What Are Gallstones?

Gallstones are made up of pure cholesterol (80% of cases) or a mixture of cholesterol/calcium/bile salts. Nearly 15% of adults have gallstones that will remain silent for life more than eight times out of ten.

Gallstones: Risk Factors

Cholesterol, calcium and bile salts are basic components of the bile in which they are dissolved. They only become calculus if the bile is too concentrated.

Biliary lithiasis is more frequent in women than in men, due to the effect of female hormones.

Other factors that increase risk are:


progestin-only use and pregnancy,

obesity and overweight, type 2 diabetes related to overweight,

hemolysis (destruction of red blood cells) due to a genetic disease or malaria attack, for example,

a hereditary family disease,

food intolerances, such as gluten or lactose intolerance.

Symptoms of Gallstones

The vast majority of gallstones give no symptoms. They are discovered by chance, most often during an abdominal ultrasound or during surgery on the abdomen for another reason.

Gallstones can be revealed by a complication: hepatic colic, cholecystitis or jaundice.

Liver Colic

Liver colic is an acute pain attack, located under the right ribs. It is due to the pressure of the gallbladder when a stone (still small in size) is blocked in the cystic duct or bile duct.

The pain seems to go up towards the shoulder or extend towards the back and blocks breathing, which is very painful. There is no fever or jaundice.

Usually occurring after a larger than usual meal, the hepatic colic attack lasts from 15 minutes to 4 hours. It stops as soon as the stone is released by the pressure and contractions of the gallbladder.

Acute Cholecystitis

Acute cholecystitis is the infection of the gallbladder and its contents caused by the prolonged blocking of a small stone in the bile ducts or large stones in the gallbladder pocket. Here, blood-borne bacteria from the digestive tract is to be blamed.

Typical Symptoms Are:

right subcostal pain, close to hepatic colic

fever above 38°5C

a few hours following the illness, jaundice with a yellow coloration of the conjunctiva of the eye and then of the skin occurs.

The major risk of cholecystitis is repeated acute cholecystitis, which can lead to chronic cholecystitis.

Chronic cholecystitis is less painful but represents permanent discomfort.

The Jaundice

Prolonged blocking of a stone prevents the elimination of bile salts, resulting in jaundice or jaundice. In addition to the colouring of the conjunctiva and skin, intense jaundice is accompanied by permanent itching.

Evolution and Examination of Gallstones


You can live very well for years with gallstones unless a complication occurs.

You can also live very well without a gallbladder, whether it is completely saturated with sludge and stones or removed by the surgeon.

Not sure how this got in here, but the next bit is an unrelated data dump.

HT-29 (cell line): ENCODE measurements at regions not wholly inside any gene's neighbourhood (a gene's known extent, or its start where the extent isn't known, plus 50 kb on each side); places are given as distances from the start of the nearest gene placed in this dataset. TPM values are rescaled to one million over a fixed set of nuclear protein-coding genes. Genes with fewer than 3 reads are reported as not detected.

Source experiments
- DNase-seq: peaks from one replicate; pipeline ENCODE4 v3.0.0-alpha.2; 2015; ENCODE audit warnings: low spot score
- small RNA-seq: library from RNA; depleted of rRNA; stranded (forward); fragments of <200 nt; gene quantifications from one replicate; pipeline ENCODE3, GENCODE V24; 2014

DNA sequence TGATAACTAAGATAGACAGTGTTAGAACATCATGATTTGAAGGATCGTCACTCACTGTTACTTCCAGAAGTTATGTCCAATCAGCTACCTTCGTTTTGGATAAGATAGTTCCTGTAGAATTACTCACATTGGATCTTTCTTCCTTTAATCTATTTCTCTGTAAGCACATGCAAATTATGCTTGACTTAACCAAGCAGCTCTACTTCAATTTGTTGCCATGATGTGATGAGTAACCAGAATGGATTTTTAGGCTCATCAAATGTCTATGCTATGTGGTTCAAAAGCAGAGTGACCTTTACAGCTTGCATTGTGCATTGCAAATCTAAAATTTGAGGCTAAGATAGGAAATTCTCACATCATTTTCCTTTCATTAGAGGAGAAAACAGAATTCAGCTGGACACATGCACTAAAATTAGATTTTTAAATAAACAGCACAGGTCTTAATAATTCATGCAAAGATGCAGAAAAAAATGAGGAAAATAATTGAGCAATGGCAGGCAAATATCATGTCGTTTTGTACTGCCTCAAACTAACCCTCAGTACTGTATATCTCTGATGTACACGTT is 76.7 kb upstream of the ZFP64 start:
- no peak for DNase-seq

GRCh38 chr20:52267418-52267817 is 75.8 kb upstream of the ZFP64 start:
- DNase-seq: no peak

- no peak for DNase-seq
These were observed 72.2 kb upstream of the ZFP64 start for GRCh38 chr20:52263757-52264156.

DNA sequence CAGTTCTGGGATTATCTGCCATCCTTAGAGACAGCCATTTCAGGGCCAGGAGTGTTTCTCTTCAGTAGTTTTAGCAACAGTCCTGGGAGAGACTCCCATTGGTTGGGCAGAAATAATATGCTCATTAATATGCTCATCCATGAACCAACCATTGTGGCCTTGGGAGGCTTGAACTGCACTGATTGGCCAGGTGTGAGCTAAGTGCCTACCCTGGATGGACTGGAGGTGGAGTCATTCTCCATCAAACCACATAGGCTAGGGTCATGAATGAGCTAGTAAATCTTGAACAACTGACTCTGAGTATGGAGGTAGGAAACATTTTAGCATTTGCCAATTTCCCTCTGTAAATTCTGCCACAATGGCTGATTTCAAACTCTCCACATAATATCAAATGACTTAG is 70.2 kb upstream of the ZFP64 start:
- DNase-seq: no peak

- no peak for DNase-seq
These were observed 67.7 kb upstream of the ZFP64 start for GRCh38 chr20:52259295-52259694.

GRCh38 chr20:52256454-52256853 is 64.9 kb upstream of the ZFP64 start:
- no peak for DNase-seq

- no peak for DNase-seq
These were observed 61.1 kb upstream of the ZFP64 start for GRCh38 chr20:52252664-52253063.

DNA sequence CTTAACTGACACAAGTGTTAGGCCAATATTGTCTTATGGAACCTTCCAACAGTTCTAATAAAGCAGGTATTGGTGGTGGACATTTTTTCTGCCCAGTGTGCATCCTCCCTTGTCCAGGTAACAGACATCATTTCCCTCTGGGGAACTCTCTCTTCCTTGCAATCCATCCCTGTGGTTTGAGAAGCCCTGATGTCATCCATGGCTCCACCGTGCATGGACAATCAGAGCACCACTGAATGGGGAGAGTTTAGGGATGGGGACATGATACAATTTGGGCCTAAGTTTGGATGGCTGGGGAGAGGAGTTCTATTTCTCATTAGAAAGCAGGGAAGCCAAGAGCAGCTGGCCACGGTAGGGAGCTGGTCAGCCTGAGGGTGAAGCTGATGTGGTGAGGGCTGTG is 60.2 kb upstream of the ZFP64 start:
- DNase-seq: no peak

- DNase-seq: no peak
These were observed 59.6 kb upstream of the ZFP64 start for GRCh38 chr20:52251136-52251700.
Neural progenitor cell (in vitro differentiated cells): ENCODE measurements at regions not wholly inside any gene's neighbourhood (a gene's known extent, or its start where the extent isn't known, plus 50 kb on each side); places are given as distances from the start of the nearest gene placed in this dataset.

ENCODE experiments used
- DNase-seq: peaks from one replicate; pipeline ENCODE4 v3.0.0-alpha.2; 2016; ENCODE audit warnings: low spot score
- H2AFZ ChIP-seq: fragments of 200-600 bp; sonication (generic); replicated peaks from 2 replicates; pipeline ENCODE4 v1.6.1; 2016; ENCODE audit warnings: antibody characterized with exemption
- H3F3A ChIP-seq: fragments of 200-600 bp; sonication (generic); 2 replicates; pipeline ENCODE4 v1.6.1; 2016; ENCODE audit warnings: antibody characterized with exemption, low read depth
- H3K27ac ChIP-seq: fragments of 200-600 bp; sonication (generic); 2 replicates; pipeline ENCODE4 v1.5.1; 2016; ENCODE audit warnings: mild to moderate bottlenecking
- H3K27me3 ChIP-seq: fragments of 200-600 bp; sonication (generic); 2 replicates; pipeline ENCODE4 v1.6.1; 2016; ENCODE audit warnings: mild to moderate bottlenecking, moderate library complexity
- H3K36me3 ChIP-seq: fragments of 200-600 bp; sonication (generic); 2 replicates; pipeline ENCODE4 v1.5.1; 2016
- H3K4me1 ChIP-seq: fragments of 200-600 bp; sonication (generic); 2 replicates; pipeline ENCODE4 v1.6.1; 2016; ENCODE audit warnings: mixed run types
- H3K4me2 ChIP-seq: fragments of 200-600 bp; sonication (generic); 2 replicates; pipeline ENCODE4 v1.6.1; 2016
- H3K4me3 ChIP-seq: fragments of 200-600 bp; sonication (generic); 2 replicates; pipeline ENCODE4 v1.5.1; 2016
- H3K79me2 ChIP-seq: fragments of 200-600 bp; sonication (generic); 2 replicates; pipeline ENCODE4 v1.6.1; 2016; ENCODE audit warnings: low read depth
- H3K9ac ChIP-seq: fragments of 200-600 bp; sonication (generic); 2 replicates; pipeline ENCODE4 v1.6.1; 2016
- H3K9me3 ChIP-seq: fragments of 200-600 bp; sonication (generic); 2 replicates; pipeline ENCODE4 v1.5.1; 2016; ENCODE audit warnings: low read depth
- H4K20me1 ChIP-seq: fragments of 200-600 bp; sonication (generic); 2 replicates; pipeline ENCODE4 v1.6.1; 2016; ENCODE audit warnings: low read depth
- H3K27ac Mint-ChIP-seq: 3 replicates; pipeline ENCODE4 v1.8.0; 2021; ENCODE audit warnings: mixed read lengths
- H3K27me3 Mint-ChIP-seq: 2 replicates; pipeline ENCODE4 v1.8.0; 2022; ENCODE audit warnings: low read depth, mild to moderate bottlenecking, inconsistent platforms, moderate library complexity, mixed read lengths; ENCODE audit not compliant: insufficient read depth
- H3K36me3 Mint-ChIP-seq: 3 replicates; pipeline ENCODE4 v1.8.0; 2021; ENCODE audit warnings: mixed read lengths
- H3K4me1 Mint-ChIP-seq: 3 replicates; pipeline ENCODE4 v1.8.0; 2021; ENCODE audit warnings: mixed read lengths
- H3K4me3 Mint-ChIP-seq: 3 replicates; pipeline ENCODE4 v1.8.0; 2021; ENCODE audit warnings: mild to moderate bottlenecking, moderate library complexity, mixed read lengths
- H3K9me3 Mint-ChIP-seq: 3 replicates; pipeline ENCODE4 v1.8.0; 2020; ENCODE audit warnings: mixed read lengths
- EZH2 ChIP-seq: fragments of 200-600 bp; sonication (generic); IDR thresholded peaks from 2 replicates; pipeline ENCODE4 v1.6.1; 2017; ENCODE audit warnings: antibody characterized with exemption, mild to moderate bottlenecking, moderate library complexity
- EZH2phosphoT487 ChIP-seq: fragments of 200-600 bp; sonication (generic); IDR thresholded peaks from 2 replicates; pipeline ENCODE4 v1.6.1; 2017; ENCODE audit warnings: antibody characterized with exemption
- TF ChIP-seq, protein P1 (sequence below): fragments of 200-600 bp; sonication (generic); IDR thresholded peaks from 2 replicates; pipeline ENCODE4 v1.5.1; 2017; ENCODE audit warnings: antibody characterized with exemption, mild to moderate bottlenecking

It is, therefore, prudent to avoid overly fatty meals, as bile is necessary for fat digestion.


The abdominal X-ray shows only 20% of the stones, when they contain calcium, but does not show the pure cholesterol calculations.

An abdominal ultrasound is the reference examination. The radiologist can observe all situations, from a single large calculation to hundred-millimetre calculations.

Elevated blood levels of bilirubin and liver enzymes (ASAT and ALAT transaminases, gamma-GT) confirm that biliary lives are blocked.

More invasive examinations, such as radiography of the bile ducts under endoscopy, are only performed in hospitals for specific situations.

Treatment of Gallstones

Gallstones are not treated if they do not appear.

A hepatic colic attack is relieved with analgesic and especially antispasmodic drugs.

Acute cholecystitis is treated with antibiotics, particularly concentrated by the liver in the bile ducts.

Three types of treatment are possible when biliary lithiasis becomes a problem

1. A drug (ursodeoxycholic acid type) capable of dissolving pure cholesterol stones in 12 to 18 months; the major disadvantage is that the more the stone melts, the more it can migrate into the bile ducts and cause liver colic;

2. Lithotripsy, in which ultrasound splits the stones into small fragments; the main possible disadvantage is also the migration of a fragment into the bile ducts;

3. Cholecystectomy, surgical removal of the gallbladder, which is nowadays performed more often under laparoscopy than by wide opening of the abdomen. It is particularly necessary in cases of chronic cholecystitis or repeated liver colic.

Prevention of Gallstones

A few habits can reduce the risk of gallstones:

the prevention of obesity and overweight through a balanced diet and regular physical activity;

the daily consumption of olive oil and fibre-rich plants that trap bile salts and cholesterol in the intestine, which reduces their intestinal reabsorption and recycling in the liver;

the morning intake, preferably on an empty stomach, of a spoonful of olive oil and lemon or grapefruit juice, a recipe recommended by many alternative medicines;

the medical and dietary treatment of excess blood cholesterol. However, their effectiveness has not been proven.

Good to know: the shiitake fungus (Lentinus edodes), native to Asia, promotes the excretion of bile by the gallbladder and prevents the appearance of stones.

Hope the above helps you see clearly what gallstones are. If you still have a few doubts or questions, do not hesitate to write your comments in the section below. I will be pleased to reply you back.

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